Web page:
Posted by Jonathan Maus (Publisher/Editor) on March 24th, 2014 at 9:38 am
A book its publisher describes as, “Part travelogue, part memoir, part romance, part paean to the bicycle as a simple mode of both mobility and self-expression” will be featured at Powell’s Books in downtown Portland tonight. The author is Bruce Weber, a man who has written words for a living as a writer and reporter for the New York Times since 1986.
There are dozens of books about trans-continental bike rides; and many of them are, how should we say, forgettable. But when a writer with Weber’s skill and C.V. makes the journey and devotes 336 pages to his experience, it’s definitely worth paying attention. Weber’s just-released, Life is a Wheel: Love, Death, Etc., and a Bike Ride Across America has already earned critical acclaim and it’s likely to become a favorite of bicycle book lovers.
Here’s more the publisher:
Riding a bicycle across the United States is one of those bucket-list goals that many dream about but few fulfill. During the summer and fall of 2011, at the age of fifty-seven, Bruce Weber, an obituary writer for The New York Times, made the trip, alone, and wrote about it as it unfolded mile by mile, a vivid and immediate report of the self-powered life on the road.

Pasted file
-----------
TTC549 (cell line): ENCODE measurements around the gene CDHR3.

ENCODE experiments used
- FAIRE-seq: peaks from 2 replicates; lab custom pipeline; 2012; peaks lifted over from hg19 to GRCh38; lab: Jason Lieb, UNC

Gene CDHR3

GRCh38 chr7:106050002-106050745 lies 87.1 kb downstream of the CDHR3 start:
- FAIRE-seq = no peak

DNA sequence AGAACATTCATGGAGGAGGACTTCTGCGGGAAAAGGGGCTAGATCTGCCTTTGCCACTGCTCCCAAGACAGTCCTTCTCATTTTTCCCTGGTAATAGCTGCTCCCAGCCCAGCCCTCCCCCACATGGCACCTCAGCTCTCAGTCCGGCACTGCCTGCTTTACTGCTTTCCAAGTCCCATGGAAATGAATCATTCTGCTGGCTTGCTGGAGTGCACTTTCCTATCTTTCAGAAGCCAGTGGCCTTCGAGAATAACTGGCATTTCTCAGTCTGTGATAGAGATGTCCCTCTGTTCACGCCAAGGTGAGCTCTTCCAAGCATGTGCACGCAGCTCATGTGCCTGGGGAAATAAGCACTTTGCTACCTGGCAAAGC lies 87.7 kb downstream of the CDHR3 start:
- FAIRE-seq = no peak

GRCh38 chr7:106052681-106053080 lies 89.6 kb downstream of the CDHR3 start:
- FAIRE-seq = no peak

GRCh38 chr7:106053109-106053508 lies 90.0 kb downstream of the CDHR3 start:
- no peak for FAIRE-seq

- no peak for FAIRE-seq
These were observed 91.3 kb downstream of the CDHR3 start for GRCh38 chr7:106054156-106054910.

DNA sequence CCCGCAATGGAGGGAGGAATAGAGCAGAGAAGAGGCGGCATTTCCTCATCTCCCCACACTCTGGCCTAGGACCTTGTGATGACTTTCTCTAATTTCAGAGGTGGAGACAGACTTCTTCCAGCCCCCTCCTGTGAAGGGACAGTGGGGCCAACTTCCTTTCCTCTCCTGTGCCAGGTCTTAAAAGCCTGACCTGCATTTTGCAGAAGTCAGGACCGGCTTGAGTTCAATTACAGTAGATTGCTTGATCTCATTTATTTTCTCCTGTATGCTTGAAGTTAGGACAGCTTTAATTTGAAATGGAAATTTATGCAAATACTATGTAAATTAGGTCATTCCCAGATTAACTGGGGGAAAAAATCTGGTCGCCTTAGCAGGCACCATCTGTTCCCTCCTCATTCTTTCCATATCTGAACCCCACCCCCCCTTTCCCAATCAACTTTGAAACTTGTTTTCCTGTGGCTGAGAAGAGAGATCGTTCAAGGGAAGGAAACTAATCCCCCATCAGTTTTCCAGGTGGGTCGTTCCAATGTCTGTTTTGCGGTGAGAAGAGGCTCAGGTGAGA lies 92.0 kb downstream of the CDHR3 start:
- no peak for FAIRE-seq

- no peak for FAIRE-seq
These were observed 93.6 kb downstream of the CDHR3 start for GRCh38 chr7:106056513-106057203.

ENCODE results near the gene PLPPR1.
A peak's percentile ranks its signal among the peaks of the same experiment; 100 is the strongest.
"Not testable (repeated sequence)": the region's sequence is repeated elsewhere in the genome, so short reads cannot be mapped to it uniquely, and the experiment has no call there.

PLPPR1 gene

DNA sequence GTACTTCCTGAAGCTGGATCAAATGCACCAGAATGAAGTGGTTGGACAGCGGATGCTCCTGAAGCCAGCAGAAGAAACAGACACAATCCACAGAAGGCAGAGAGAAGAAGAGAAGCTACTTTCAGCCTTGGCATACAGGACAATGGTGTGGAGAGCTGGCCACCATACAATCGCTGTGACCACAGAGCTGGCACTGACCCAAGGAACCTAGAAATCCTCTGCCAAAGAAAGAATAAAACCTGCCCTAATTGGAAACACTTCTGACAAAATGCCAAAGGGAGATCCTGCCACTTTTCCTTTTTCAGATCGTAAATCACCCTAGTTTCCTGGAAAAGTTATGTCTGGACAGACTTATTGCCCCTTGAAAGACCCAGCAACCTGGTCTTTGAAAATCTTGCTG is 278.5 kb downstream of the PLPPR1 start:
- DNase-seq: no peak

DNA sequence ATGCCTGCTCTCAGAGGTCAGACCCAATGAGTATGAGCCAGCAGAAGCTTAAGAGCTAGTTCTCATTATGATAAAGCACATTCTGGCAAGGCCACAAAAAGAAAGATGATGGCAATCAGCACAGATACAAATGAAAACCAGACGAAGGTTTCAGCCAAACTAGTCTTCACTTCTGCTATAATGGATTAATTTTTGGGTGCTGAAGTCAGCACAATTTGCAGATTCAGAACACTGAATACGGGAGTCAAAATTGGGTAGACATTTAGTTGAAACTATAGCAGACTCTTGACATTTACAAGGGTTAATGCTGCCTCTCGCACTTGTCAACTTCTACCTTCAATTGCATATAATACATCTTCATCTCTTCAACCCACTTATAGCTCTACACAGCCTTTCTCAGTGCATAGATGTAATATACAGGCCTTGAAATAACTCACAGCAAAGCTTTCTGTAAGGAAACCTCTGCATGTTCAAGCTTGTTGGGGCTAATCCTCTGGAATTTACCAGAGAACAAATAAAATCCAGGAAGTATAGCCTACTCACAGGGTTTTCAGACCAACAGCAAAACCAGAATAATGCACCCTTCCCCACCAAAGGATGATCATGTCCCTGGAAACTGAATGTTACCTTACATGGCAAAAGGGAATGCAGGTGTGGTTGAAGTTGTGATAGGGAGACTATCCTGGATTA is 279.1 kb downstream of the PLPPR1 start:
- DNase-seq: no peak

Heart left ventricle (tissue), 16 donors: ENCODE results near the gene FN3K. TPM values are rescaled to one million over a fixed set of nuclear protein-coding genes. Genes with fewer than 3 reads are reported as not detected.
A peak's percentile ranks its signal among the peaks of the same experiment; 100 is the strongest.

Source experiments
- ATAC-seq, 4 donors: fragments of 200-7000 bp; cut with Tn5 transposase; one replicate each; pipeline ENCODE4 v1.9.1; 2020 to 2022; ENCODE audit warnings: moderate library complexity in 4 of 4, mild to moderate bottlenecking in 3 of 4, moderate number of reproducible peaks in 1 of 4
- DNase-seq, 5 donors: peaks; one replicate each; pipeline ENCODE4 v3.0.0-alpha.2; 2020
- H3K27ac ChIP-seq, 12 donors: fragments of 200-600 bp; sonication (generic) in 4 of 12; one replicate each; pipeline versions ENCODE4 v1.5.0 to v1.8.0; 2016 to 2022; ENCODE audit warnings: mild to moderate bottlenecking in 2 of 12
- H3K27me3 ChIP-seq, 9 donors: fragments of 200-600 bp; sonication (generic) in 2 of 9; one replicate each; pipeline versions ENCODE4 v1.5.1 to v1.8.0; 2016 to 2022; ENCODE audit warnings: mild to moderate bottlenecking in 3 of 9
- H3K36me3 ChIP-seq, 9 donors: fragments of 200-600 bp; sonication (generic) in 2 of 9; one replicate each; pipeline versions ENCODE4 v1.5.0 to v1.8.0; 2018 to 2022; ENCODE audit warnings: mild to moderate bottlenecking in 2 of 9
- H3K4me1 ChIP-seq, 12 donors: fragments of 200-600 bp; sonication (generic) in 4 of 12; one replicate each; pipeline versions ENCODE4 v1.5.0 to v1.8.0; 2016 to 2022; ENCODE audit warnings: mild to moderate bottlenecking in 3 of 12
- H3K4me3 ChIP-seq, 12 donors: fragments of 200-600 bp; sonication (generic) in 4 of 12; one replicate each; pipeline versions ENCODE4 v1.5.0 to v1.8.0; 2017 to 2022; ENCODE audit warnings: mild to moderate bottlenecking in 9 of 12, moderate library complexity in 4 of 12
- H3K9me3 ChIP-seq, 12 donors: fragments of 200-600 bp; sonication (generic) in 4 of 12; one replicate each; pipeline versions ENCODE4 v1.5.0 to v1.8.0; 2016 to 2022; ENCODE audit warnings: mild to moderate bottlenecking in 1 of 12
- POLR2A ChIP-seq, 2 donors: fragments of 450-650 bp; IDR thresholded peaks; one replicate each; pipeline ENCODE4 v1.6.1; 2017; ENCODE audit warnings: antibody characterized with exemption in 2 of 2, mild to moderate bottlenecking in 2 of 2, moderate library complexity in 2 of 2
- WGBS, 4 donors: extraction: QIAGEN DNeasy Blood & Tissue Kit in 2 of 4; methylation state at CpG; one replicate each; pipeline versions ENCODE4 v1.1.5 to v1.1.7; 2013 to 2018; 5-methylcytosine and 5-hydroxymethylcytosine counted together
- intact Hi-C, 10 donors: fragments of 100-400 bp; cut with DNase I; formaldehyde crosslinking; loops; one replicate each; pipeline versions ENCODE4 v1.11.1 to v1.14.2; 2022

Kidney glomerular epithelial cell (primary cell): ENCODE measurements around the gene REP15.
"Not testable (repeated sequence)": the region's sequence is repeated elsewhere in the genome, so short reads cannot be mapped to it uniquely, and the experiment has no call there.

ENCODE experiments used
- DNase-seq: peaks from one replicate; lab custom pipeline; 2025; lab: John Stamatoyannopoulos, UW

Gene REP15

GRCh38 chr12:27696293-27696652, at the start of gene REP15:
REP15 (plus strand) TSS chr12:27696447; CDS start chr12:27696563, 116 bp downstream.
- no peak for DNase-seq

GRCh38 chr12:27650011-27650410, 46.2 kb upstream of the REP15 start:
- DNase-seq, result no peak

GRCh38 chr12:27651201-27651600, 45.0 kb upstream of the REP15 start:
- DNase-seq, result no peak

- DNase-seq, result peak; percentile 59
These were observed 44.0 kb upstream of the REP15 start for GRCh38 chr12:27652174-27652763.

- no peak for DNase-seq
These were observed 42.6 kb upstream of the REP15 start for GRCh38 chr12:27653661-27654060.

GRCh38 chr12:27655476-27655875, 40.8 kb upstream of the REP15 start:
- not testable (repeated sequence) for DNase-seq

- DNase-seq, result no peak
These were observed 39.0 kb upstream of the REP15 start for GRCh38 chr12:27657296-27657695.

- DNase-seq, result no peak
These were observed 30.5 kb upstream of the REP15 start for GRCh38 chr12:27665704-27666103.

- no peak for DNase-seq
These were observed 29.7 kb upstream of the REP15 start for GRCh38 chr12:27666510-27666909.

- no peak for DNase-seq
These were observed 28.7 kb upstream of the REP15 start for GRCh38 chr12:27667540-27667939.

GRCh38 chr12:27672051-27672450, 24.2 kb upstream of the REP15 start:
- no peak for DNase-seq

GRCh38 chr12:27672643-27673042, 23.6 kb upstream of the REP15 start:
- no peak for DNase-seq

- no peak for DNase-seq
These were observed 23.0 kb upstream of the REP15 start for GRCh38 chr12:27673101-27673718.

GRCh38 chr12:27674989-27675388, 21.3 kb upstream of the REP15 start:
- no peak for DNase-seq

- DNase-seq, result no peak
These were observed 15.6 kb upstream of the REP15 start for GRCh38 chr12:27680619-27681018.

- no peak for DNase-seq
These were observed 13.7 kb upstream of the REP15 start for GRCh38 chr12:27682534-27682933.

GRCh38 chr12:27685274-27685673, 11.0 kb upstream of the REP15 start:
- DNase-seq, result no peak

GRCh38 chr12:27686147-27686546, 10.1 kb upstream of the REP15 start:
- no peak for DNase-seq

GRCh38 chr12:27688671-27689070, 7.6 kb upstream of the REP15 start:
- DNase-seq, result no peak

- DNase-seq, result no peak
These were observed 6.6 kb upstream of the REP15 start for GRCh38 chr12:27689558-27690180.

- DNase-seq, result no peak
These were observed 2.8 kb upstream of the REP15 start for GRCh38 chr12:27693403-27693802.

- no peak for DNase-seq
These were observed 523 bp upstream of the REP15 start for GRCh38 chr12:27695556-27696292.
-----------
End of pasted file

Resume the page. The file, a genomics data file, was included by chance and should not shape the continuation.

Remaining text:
Now, expanding upon the articles and blog posts that quickly became a must-read adventure story, Weber gives us Life Is a Wheel, a witty, inspiring, and reflective diary of his journey, in which the challenges and rewards of self-reliance and strenuous physical effort yield wry and incisive observations about cycling and America, not to mention the pleasures of a three-thousand-calorie breakfast.
The story begins on the Oregon coast, with Weber wondering what he’s gotten himself into, and ends in triumph on New York City’s George Washington Bridge. From Going-to-the-Sun Road in the northern Rockies to the headwaters of the Mississippi and through the cityscapes of Chicago and Pittsburgh, his encounters with people and places provide us with an intimate, two-wheeled perspective of America. And with thousands of miles to travel, Weber considers— when he’s not dealing with tractor-trailers, lightning storms, dehydration, headwinds, and loneliness—his past, his family, and the echo that a well-lived life leaves behind.
You can learn more about Weber and his book via this Q & A published last week by The Oregonian’s book editor Jeff Baker.
Weber will discuss his book at Powell’s City of Books (1005 W. Burnside) tonight at 7:30 pm. (Full event details here.)